The signals on the pin header on the right are SDA, SCL, VCC (to power the microcontroller), and GND. A small piece of double-sided tape was used to mount the buffer right on top of the M5879, with the pins conveniently available at the edge of the mainboard. So all that was left was getting the software right.

Capturing the signals using a microcontroller

On the way to successfully logging the SMBus traffic, there were a couple of dead-ends:

The only thing that turned out to be working was to continuously capture the signals on the SMBus pins, wait for the starting condition (SMBDAT undergoing a high-to-low transition while SMBCLK is high), writing them to a buffer, and parsing them once the buffer is full (or a timeout occurred). This was inspired by the i2c-sniffer-100kBaud-Arduino-Mega by Github user rricharz. Note that for this to work, both SMBDAT/SDA and SMBCLK/SCL must be connected to the same microcontroller port (port D in below code), such that their values can be captured using a single port read command.

The relevant snippet of Arduino-compatible code for the Teensy 2.0 is provided as follows.

// Pin mappings -- IMPORTANT: Both pins must be on the same port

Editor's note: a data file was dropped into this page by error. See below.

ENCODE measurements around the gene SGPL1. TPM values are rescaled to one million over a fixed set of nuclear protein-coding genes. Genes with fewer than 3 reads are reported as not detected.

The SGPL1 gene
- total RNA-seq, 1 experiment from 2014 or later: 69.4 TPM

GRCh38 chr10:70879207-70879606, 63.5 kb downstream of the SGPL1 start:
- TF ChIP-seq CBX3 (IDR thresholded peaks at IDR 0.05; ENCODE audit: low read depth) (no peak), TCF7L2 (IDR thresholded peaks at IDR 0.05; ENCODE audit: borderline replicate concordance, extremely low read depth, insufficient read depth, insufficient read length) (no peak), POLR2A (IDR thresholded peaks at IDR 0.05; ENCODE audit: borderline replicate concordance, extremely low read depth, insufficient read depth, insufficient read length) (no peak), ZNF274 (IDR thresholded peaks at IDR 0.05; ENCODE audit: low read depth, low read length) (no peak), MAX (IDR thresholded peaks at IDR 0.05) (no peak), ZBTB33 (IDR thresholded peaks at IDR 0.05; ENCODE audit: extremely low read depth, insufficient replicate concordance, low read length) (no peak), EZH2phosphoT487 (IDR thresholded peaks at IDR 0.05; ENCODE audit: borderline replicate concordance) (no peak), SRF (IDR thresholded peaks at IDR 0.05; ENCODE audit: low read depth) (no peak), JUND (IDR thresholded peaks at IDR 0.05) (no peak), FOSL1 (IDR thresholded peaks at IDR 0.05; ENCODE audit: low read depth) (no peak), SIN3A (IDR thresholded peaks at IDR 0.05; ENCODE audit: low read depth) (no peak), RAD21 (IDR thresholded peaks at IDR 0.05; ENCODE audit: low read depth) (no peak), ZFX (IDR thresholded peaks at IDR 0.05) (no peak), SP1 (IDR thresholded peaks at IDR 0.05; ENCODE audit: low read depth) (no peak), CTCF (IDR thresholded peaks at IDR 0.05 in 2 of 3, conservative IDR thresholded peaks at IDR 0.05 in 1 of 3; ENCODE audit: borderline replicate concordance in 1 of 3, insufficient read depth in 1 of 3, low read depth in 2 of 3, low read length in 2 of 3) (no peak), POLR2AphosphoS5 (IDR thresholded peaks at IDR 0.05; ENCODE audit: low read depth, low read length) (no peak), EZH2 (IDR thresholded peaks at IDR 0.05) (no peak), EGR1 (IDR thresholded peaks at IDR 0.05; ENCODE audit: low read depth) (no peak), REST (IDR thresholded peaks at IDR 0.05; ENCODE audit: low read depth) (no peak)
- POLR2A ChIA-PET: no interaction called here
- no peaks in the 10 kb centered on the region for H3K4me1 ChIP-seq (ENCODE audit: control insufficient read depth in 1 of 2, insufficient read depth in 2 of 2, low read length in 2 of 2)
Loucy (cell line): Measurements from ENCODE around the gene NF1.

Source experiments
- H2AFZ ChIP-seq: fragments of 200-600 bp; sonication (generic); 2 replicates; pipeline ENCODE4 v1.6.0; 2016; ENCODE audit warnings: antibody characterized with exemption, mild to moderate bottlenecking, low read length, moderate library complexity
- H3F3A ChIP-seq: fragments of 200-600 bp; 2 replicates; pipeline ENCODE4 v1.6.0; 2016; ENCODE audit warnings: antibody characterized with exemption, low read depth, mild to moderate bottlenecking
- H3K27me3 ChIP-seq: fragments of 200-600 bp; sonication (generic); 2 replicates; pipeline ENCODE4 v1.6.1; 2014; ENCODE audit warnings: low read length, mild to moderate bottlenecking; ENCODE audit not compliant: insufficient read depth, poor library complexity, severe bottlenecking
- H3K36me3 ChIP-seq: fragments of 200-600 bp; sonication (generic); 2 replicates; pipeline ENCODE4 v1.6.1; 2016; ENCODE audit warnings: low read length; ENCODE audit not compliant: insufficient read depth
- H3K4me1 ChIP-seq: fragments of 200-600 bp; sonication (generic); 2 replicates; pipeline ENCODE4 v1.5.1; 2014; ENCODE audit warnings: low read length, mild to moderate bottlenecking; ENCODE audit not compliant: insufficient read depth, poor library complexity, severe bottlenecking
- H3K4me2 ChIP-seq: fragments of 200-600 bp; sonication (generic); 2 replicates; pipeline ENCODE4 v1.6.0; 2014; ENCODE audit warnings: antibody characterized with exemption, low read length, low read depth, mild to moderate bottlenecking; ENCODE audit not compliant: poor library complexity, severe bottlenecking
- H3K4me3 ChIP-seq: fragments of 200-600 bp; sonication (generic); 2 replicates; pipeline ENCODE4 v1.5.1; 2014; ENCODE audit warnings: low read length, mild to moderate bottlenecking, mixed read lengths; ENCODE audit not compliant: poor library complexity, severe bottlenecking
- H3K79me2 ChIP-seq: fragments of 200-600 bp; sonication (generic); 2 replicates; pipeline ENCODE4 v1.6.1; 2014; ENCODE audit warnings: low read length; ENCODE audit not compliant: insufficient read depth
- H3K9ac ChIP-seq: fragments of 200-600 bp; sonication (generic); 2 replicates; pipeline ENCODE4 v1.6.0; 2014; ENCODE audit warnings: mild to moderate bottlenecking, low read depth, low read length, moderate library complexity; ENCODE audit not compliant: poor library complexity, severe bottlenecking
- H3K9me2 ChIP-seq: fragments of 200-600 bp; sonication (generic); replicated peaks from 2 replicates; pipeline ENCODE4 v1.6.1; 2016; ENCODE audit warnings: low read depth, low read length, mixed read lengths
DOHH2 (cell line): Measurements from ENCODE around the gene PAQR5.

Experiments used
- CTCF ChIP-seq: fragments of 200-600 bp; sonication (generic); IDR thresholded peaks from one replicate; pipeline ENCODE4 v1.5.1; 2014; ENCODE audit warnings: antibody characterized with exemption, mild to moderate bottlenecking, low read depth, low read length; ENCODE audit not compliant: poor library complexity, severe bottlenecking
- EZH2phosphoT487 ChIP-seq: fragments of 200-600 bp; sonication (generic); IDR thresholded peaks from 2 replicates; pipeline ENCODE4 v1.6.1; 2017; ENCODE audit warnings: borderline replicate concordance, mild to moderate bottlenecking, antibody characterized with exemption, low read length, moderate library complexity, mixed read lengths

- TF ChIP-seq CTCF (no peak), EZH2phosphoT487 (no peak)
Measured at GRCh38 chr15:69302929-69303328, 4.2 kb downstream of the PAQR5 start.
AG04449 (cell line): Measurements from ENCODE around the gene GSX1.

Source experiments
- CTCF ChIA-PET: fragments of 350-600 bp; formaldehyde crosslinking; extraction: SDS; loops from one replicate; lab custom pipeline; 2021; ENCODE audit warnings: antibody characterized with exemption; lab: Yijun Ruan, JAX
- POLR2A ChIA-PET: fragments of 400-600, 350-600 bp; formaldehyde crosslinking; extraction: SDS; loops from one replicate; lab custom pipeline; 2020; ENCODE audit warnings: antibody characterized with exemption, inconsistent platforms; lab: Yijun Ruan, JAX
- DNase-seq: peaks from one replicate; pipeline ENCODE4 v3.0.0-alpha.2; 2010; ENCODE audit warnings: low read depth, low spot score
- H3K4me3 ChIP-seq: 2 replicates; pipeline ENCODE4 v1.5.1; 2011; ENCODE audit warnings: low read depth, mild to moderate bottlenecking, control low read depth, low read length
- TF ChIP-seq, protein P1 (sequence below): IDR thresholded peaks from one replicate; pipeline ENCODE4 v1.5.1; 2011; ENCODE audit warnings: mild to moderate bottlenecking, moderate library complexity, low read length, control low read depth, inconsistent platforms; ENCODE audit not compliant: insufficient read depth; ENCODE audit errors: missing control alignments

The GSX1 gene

const uint8_t pSDA(23), pSCL(22); // ATmega pins D4 and D5
volatile uint8_t *smbus_pin;
uint8_t pin_mask, idle_condition, start_condition;
byte buffer[1024];

// SMBus message definition (limited to 4 byte payload)
struct smbusframe {
  byte slave_adr;
  bool writing;
  bool acked;
  uint8_t payload_bytes;
  byte payload[4];
static smbusframe messages[50];

// prepare for sniffing traffic
void setup() {
  pinMode(pSDA, INPUT);
  pinMode(pSCL, INPUT);
  pin_mask = digitalPinToBitMask(pSDA) | digitalPinToBitMask(pSCL);
  smbus_pin = portInputRegister(digitalPinToPort(pSDA));
  idle_condition = pin_mask;
  start_condition = digitalPinToBitMask(pSCL);

inline uint8_t sample() {
  return (*smbus_pin & pin_mask);

uint16_t acquire_data(uint16_t duration) {
  unsigned long endtime;
  uint8_t data, lastData;
  uint16_t k = 0;
  // wait for start of transaction
  bool started = false;
  do { // wait for a starting condition to occur
    while ((lastData = sample()) ^ idle_condition); // wait for idle state
    while (!((data = sample()) ^ lastData));        // wait for state change
    started = (!(data ^ start_condition));          // start condition met?
  } while (!started);
  // re-insert previously eliminated start sequence into buffer
  buffer[k++] = idle_condition;   // 0: idle state
  buffer[k++] = start_condition;  // 1: start condition

  // set timeout
  endtime = millis() + duration;
  // read actual transactions
  lastData = start_condition;
  do {
    while (!((data = sample()) ^ lastData));  // wait until next state
    buffer[k++] = lastData = data;
  } while ((k < sizeof(buffer)) && (millis() < endtime));

  return k;

uint16_t findNextStartCondition(uint16_t startoffset) {
  while ((startoffset < sizeof(buffer) - 1) && 
         (buffer[startoffset-1] != idle_condition || 
          buffer[startoffset] != start_condition)) startoffset++;
  return startoffset;